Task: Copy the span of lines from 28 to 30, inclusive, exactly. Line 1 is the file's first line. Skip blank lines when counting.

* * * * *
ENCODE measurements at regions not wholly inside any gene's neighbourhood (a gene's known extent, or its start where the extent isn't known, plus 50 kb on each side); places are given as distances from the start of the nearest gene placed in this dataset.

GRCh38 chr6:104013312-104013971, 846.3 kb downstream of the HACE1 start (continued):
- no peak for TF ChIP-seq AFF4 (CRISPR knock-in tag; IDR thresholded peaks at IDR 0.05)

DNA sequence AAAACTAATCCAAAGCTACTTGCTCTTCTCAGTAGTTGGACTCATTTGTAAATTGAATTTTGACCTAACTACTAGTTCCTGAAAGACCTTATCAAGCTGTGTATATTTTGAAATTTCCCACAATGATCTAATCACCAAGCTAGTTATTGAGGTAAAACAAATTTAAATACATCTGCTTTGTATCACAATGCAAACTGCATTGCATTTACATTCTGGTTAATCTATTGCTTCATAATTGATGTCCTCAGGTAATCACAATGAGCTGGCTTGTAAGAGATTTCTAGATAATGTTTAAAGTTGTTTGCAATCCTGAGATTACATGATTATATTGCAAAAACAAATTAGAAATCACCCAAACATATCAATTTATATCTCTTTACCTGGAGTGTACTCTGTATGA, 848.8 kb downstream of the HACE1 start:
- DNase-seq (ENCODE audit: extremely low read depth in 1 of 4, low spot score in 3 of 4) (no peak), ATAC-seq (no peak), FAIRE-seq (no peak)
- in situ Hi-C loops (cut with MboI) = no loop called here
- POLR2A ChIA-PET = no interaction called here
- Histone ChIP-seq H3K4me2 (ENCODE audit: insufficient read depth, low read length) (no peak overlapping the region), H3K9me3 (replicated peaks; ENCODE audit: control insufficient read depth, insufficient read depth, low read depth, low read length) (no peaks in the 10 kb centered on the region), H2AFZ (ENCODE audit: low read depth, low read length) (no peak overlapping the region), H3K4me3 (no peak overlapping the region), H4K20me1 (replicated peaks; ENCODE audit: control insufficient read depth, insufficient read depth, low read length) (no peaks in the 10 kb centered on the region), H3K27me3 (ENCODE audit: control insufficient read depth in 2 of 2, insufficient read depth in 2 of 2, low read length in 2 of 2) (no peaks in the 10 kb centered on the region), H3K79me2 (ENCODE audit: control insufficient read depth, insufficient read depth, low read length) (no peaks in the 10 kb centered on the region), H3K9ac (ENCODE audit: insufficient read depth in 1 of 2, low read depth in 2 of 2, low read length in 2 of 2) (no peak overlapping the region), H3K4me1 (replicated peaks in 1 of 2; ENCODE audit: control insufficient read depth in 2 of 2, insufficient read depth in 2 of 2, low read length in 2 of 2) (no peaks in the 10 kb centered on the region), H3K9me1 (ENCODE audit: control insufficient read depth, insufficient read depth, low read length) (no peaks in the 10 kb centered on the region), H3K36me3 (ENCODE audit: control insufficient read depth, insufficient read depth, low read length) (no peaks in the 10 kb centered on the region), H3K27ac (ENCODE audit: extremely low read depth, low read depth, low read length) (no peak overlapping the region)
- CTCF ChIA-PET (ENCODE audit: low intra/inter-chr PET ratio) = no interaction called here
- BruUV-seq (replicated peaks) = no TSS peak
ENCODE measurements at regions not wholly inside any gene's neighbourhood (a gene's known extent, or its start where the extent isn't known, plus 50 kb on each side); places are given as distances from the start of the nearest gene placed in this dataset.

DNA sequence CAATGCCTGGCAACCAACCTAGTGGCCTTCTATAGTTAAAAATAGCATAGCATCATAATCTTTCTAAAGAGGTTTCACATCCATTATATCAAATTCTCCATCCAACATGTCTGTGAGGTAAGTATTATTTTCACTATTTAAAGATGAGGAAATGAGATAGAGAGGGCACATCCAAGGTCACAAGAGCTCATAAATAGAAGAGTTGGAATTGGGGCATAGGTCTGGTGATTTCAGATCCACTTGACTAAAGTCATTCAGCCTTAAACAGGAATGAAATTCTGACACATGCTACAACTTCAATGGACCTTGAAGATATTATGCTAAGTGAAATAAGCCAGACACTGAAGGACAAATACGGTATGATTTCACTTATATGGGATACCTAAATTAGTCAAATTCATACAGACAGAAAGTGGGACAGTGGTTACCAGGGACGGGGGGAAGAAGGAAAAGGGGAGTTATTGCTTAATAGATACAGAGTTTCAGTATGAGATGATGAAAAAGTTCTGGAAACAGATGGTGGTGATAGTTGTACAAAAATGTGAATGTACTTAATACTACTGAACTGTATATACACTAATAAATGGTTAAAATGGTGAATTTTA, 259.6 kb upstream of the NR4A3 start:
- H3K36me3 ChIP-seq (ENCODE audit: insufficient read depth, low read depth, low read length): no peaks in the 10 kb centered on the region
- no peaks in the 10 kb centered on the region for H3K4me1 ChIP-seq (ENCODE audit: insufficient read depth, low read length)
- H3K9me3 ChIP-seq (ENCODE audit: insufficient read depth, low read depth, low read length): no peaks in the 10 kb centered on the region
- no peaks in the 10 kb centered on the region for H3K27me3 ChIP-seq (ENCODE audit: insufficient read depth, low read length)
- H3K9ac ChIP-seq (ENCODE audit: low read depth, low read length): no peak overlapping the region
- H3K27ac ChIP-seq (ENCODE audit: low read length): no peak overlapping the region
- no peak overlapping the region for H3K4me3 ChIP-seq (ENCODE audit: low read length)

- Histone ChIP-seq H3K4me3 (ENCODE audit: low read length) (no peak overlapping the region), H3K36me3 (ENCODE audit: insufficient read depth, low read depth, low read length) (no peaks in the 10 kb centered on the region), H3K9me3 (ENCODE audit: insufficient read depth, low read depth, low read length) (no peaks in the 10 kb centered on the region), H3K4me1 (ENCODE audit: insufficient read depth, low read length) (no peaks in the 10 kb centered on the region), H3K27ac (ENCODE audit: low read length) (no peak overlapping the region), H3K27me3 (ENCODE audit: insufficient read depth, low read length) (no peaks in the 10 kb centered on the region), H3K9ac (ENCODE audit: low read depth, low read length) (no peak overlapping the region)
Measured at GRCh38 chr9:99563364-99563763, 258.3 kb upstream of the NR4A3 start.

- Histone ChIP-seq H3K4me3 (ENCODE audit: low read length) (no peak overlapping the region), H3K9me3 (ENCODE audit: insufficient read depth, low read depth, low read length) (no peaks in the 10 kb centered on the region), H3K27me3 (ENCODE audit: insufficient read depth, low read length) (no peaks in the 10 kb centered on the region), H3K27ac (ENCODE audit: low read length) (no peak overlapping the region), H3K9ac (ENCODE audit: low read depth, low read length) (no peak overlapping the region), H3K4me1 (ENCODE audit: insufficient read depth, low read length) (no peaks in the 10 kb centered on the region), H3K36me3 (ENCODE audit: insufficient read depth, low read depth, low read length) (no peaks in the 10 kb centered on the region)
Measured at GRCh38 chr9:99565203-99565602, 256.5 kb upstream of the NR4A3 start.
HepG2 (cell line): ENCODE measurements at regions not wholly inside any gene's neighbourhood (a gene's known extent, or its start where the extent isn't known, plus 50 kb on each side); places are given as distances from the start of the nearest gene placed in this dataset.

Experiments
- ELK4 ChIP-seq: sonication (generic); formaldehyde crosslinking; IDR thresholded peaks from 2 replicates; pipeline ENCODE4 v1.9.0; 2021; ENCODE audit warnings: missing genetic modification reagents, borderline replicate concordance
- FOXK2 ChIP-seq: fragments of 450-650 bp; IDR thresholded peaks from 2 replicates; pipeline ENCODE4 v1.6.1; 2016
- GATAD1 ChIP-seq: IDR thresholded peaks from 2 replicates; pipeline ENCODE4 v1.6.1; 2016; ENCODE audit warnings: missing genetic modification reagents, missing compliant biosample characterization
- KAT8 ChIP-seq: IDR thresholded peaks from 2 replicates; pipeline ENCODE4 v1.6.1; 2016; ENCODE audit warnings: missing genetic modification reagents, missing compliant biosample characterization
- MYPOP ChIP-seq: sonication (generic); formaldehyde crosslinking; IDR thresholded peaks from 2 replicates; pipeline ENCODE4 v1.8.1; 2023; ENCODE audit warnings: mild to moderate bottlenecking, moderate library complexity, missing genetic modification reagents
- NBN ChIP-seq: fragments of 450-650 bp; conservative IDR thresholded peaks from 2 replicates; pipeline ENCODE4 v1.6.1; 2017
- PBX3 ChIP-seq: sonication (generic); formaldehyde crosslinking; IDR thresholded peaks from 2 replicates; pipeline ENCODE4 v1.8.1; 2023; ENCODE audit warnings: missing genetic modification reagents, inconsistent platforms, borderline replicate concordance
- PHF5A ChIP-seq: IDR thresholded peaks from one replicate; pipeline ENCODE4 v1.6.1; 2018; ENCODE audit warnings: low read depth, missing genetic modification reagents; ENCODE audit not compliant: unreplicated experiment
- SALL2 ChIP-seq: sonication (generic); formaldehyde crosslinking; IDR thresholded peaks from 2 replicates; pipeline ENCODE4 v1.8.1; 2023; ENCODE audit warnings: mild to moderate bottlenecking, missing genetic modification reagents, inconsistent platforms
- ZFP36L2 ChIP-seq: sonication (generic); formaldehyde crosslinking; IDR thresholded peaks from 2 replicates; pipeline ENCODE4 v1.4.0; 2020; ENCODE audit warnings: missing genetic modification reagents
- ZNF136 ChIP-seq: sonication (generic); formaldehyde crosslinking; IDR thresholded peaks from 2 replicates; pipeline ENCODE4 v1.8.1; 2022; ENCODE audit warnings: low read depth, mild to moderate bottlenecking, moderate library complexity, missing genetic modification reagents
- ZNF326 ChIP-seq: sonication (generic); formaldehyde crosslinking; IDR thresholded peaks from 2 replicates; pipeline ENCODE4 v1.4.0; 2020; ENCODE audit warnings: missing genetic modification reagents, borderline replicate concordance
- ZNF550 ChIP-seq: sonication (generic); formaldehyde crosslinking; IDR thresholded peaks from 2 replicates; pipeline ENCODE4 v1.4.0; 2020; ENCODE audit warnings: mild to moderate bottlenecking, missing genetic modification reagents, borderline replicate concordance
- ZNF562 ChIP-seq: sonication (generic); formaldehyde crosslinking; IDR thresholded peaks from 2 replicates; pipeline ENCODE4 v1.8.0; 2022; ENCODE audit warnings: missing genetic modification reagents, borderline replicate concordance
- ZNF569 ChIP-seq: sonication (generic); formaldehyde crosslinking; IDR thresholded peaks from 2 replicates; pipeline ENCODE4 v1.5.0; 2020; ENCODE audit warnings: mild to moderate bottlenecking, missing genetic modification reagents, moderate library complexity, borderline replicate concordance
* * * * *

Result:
- GATAD1 ChIP-seq: IDR thresholded peaks from 2 replicates; pipeline ENCODE4 v1.6.1; 2016; ENCODE audit warnings: missing genetic modification reagents, missing compliant biosample characterization
- KAT8 ChIP-seq: IDR thresholded peaks from 2 replicates; pipeline ENCODE4 v1.6.1; 2016; ENCODE audit warnings: missing genetic modification reagents, missing compliant biosample characterization
- MYPOP ChIP-seq: sonication (generic); formaldehyde crosslinking; IDR thresholded peaks from 2 replicates; pipeline ENCODE4 v1.8.1; 2023; ENCODE audit warnings: mild to moderate bottlenecking, moderate library complexity, missing genetic modification reagents